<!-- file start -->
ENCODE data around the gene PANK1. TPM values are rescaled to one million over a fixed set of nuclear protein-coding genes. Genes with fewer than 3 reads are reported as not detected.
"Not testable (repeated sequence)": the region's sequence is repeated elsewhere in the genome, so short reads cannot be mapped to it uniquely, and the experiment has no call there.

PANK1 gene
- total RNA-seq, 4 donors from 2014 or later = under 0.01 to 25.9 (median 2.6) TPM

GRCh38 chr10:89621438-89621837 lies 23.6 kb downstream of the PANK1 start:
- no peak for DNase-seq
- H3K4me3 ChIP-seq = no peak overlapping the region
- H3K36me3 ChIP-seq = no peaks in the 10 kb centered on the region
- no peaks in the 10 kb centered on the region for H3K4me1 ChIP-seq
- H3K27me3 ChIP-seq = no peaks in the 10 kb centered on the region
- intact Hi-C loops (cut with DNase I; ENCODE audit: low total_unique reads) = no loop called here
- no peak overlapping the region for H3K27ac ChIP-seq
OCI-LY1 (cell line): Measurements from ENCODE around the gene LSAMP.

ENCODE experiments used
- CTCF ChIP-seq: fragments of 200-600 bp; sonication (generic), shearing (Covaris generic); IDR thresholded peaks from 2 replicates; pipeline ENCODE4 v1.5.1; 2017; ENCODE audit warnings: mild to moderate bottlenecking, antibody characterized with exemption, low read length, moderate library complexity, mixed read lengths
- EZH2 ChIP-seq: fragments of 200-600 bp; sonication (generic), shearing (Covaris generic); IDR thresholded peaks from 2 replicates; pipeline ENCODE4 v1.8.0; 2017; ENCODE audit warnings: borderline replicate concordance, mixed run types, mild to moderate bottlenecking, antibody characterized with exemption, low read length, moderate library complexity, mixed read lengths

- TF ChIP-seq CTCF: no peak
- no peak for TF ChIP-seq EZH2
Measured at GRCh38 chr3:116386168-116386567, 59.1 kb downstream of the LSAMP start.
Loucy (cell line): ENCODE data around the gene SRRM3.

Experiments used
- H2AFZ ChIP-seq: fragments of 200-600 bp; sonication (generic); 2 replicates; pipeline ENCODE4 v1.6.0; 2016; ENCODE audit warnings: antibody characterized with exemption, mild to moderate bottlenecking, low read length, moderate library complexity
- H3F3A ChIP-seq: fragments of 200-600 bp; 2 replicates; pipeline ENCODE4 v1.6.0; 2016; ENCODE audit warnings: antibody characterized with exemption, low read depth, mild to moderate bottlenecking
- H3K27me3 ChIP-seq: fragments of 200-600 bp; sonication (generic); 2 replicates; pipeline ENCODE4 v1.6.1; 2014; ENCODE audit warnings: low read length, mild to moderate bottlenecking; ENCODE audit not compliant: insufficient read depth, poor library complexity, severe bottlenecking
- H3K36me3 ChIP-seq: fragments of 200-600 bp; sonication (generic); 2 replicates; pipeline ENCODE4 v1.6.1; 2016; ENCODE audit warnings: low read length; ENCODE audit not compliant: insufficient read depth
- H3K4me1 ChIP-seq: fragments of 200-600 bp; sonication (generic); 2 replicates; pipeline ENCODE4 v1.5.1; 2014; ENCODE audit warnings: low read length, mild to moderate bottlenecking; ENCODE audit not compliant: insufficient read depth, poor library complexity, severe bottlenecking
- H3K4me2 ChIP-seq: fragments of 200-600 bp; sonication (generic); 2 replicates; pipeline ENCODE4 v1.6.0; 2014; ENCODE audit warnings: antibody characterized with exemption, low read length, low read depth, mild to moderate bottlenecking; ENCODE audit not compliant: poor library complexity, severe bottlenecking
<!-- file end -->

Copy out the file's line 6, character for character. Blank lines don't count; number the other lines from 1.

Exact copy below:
- no peak for DNase-seq